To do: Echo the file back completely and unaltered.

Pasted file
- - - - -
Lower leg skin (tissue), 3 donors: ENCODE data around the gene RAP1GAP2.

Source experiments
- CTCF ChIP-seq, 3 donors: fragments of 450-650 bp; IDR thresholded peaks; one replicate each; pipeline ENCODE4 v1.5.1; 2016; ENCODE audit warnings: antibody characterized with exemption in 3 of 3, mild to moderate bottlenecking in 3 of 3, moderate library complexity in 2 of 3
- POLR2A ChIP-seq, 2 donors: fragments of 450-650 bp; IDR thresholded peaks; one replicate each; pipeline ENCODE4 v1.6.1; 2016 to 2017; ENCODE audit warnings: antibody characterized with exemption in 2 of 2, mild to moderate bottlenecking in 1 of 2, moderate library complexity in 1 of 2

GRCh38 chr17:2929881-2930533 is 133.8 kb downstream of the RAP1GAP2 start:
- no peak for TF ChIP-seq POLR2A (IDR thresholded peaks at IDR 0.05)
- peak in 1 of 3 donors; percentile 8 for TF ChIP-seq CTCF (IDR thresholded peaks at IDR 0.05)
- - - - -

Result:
Lower leg skin (tissue), 3 donors: ENCODE data around the gene RAP1GAP2.

Source experiments
- CTCF ChIP-seq, 3 donors: fragments of 450-650 bp; IDR thresholded peaks; one replicate each; pipeline ENCODE4 v1.5.1; 2016; ENCODE audit warnings: antibody characterized with exemption in 3 of 3, mild to moderate bottlenecking in 3 of 3, moderate library complexity in 2 of 3
- POLR2A ChIP-seq, 2 donors: fragments of 450-650 bp; IDR thresholded peaks; one replicate each; pipeline ENCODE4 v1.6.1; 2016 to 2017; ENCODE audit warnings: antibody characterized with exemption in 2 of 2, mild to moderate bottlenecking in 1 of 2, moderate library complexity in 1 of 2

GRCh38 chr17:2929881-2930533 is 133.8 kb downstream of the RAP1GAP2 start:
- no peak for TF ChIP-seq POLR2A (IDR thresholded peaks at IDR 0.05)
- peak in 1 of 3 donors; percentile 8 for TF ChIP-seq CTCF (IDR thresholded peaks at IDR 0.05)